Happy New Year! No, it isn’t three months’ early if you’re Jewish, and those of you who aren’t might like to cash in on the celebration. So, in honour of Rosh Hashanah – Jewish New Year – today, I thought I’d pick out a few of my favourite Jewish books. This proved to be such a hopelessly vast category, however, that I’ve narrowed it down to books about Jewish London – the place where 60% of British Jews, including myself, live.
Whether or not you’re Jewish, might I encourage you to pick up one of these excellent books as a means both of discovery and of celebration. Happy New Year, and happy reading.
1). Journey through a Small Planet by Emanuel Litvinoff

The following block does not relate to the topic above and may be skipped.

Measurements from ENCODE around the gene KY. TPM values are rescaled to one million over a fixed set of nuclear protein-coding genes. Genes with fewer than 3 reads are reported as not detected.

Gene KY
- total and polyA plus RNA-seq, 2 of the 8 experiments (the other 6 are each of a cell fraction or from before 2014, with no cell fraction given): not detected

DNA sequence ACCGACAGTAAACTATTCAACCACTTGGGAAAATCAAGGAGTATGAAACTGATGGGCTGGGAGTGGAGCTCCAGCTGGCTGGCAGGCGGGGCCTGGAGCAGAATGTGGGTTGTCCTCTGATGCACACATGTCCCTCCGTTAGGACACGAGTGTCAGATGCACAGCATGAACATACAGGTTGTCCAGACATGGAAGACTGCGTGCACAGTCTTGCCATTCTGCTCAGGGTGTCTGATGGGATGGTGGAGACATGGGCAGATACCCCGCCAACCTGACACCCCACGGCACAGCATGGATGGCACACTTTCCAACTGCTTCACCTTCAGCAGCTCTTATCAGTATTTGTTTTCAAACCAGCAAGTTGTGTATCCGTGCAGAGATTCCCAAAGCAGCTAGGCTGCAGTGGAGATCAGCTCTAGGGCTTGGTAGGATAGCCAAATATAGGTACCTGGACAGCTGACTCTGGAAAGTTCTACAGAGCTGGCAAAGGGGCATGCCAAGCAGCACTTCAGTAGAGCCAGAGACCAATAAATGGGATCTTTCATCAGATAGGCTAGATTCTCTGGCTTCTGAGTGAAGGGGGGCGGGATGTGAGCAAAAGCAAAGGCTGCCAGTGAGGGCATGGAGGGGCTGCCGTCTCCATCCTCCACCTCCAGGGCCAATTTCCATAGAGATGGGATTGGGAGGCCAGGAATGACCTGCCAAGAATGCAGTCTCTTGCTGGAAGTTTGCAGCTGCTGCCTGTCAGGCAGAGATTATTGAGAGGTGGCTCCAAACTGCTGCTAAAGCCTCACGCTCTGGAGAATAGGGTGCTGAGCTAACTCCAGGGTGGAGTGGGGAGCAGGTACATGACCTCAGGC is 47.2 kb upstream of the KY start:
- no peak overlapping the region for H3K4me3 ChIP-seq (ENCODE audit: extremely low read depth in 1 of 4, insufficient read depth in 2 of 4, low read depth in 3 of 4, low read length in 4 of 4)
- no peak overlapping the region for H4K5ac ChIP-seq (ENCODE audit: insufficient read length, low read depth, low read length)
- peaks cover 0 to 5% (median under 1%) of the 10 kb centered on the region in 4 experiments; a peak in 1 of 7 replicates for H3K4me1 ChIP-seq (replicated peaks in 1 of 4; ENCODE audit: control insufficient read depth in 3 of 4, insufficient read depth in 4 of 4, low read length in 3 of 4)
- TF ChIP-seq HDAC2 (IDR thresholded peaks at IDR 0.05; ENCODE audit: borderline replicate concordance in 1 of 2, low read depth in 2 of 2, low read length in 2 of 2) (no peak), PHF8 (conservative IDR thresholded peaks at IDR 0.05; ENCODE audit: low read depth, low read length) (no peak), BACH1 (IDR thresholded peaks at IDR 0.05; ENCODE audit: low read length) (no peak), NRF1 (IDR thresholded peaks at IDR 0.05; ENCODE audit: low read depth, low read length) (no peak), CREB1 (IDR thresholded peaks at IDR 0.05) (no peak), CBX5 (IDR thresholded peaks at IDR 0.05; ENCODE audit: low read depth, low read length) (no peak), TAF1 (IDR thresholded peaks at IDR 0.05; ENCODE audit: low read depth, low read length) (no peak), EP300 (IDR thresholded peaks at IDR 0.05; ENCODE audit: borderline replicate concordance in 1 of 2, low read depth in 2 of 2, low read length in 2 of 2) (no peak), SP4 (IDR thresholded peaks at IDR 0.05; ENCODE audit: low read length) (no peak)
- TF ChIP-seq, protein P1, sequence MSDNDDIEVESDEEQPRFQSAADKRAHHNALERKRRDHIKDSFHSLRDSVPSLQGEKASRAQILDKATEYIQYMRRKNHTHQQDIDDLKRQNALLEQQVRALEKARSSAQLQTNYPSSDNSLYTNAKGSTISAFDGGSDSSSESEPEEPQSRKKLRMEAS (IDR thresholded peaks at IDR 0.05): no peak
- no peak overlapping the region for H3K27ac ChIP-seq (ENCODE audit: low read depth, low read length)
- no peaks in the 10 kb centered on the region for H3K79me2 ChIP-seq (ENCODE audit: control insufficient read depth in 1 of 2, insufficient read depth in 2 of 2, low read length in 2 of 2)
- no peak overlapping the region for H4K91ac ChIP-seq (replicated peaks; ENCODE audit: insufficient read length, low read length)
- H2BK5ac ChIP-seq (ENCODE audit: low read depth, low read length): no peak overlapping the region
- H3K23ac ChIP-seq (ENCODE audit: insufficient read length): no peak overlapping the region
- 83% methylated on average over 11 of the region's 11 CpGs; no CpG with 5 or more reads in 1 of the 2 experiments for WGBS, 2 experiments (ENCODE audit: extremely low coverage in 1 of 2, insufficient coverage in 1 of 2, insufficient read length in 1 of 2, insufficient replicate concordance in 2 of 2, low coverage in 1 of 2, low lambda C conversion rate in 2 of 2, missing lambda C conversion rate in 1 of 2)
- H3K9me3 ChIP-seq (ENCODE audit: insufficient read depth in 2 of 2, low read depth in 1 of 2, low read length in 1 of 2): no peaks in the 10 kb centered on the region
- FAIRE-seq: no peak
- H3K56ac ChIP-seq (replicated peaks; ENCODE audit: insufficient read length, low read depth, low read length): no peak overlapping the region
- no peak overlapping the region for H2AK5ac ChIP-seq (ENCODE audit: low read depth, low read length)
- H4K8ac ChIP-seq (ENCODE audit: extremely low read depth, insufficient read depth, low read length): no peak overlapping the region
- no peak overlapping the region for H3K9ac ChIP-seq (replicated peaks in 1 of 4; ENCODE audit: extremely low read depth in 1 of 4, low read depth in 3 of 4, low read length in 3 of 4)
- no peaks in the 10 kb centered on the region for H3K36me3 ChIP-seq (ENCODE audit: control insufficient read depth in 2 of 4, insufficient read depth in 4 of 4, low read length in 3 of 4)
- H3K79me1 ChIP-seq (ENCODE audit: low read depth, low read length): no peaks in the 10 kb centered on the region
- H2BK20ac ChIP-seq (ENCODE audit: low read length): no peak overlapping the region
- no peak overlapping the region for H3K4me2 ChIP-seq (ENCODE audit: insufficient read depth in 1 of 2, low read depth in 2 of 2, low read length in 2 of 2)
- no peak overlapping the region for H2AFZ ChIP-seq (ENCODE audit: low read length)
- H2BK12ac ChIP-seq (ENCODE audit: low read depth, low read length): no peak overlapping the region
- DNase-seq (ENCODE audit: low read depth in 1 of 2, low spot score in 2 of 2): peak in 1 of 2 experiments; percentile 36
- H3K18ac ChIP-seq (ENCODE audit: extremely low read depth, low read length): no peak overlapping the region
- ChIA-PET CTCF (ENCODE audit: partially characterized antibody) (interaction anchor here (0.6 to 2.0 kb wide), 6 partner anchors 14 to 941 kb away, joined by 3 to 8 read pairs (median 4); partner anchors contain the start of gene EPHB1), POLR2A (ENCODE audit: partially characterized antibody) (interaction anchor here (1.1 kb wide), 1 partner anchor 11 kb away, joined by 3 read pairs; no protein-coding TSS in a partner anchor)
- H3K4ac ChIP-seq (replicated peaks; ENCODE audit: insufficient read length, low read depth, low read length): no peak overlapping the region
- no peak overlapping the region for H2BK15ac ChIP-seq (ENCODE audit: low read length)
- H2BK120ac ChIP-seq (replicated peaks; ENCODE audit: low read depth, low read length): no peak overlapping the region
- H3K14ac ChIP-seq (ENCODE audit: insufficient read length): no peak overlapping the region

Emanuel Litvinoff grew up in the East End in the 1920s and 30s, when it was a predominantly Jewish area. In this collection of autobiographical tales he takes us back to a place where ‘people spoke of Warsaw, Kishinev, Kiev, Kharkov, Odessa as if they were neighbouring suburbs’. Brick Lane is now a place for curries and nightclubs, but then it was where herring-women plunged ‘their chapped and swollen fingers into the open barrels of picked fish’. Spitalfields Market, now smartened up to be little more than an arcade of chain shops and restaurants, was then a place to scavenge rotting vegetables. It is eye-opening to share the helter-skelter of Litvinoff’s life, from his first day at school to his attempt to be a revolutionary communist, before becoming a down-and-out and wandering the streets of Soho at night, until eventually he felt the first stirrings of poetry within him, while stirring a pot of glue. It’s a lost world, and one worth revisiting while wandering today’s rather more chic Spitalfields streets.